By Joe Iconis. Dir. John Simpkins. Urban Stages. (CLOSED)
Rising musical theater iconoclast Joe Iconis presents three 30-minute musicals, unrelated except by a late-arriving meta-theatrical conceit, and critics are starkly divided over whether he's a charmingly fresh voice or an iffy craftsman with little new to say. We haven't broken down grades for each of the mini-musicals, but we can report that most critics like his geek-love opener, "Nelson Rocks!"; all of them find "Miss Marzipan" forced; and a few go to bat for the final, self-reflexive piece, "The Process," though even its admirers note its debt to [title of show].
Talk Entertainment A-
(Oscar E Moore) Who, you may ask, is Joe Iconis? He might very well be the new voice of musical comedy...[ReWrite] will either have you quickly becoming a fan of his particular type of musical comedy or not. For those seeking the old form with songs destined to become standard hits and for a linear story line this may not be your cup of tea. But for those open to new structure, new thoughts, snippets of wonderful melodic motifs, great fun and gutsy feelings - by all means rush to this most unique and innovative show...The cast is superlative and under the direction of John Simpkins.
(Robert Weinstein) The show is very funny and very good. Iconis and director John Simpkins joyously explore the ways time shapes action and character while also using it to shed light on how we, the audience, define them. Iconis's score acts as the show's metronome, pacing the action and adding texture to enhance its vision. His lyrics are smart, funny, and referential...Though there are moments in the show that strain the credibility scale, Iconis endows his characters with a rich emotional life and Simpkins keeps a firm grip on the dignity of the play's reality.
(Sam Thielman) The idea that a talented 27-year-old composer would want to work in a form as badly depleted as musical comedy is encouraging in itself, and it's not that he can't write with depth, it's that depth sometimes escapes him. "ReWrite" is a little wobbly, but it's by no means a misstep -- see it for the songs, the gags and the talented cast, sure, but pay attention to the momentum gathering behind its writer.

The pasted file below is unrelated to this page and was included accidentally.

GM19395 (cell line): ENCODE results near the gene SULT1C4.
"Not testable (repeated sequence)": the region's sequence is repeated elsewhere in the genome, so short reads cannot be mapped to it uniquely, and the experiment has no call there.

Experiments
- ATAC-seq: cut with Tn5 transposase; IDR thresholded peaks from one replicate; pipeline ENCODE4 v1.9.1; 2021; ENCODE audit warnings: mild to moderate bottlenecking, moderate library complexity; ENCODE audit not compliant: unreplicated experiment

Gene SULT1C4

The New York Times B
(Neil Genzlinger) “Nelson Rocks!,” starts out looking like every other geek-seeks-date story you’ve ever seen...but just about the time you’re saying, “Is that all he’s got?,” the nuttiness sets in...He...expertly lays the groundwork for two perfect jokes, which land late in the piece to showstopping effect. The songs are pretty good too. Parts 2 and 3 of the triple bill, which is directed by John Simpkins, never quite rise to the heights of “Nelson Rocks!,” but Part 2, “Miss Marzipan,” comes close...Part 3, “The Process,” is a disappointment.
(Julia Furay) A kooky but likeable musical from talented young writer Joe Iconis...The cast is always appealing...Director John Simpkins keeps the tone cheerful and at a fast pace throughout...Beneath Iconis's quirkiness lies a talented dramatist who knows how to create a nicely integrated musical. Even though not an especially memorable piece, ReWrite has a funny and individual voice.
(Patrick Lee) Although Iconis (who is also the bookwriter, as well as a fixture on stage as piano accompanist) has some fun with details that tie the musicals together, he's basically crafted three stand-alone pieces which add up to an uneven whole under John Simpkins' direction.
That Sounds Cool C+
(Aaron Riccio) If you don’t buy the three one-acts structure, loosely connected by a melody and a character, then the show is an after-school special about confidence (“Nelson Rocks!”), a musical twist on Durang-style loneliness (“Miss Marzipan”), and a self-aware but fatuous look at musicals—[title of show] without the honesty (“The Process”)...The one thing ReWrite has going for it is that it’s so mundane...The end result is charmingly underwhelming.
Village Voice C+
(Michael Feingold) Way overamplified for the tiny space, Joe Iconis's bouncy show-rock score depicts the tiny stories of stock types: the geeky high school boy who can't get a prom date; the geeky future of the girl who turns him down; the geeky songwriter (named Joe) who invented them. No imaginative reach, no subtlety, everything wildly overdone—but youth, energy, and a hint of better things to come make up for a lot, as do terrific new presences like Badia Farha and A.J. Shively.
(Mark Peikert) After forcing the audience to sit through an hour that doesn't feature one truly memorable song, asking them to watch 20-plus minutes of a Joe Iconis stand-in—performing next to the real Iconis, who plays the piano throughout—talking about his creative process and the voices in his head that prevent him from accomplishing anything substantial indicates a surprising lack of self-awareness...The musical [title of show]...accomplishes with a single song what Iconis grapples with for 20 messy minutes.
Talk Entertainment A- 12; Nytheatre.com B+ 11; Variety B+ 11NYT B 10; CU B 10; TM B 10; That Sounds Cool C+ 8; Village Voice C+ 8; BS D 3; TOTAL: 83/9=9.22 (B-)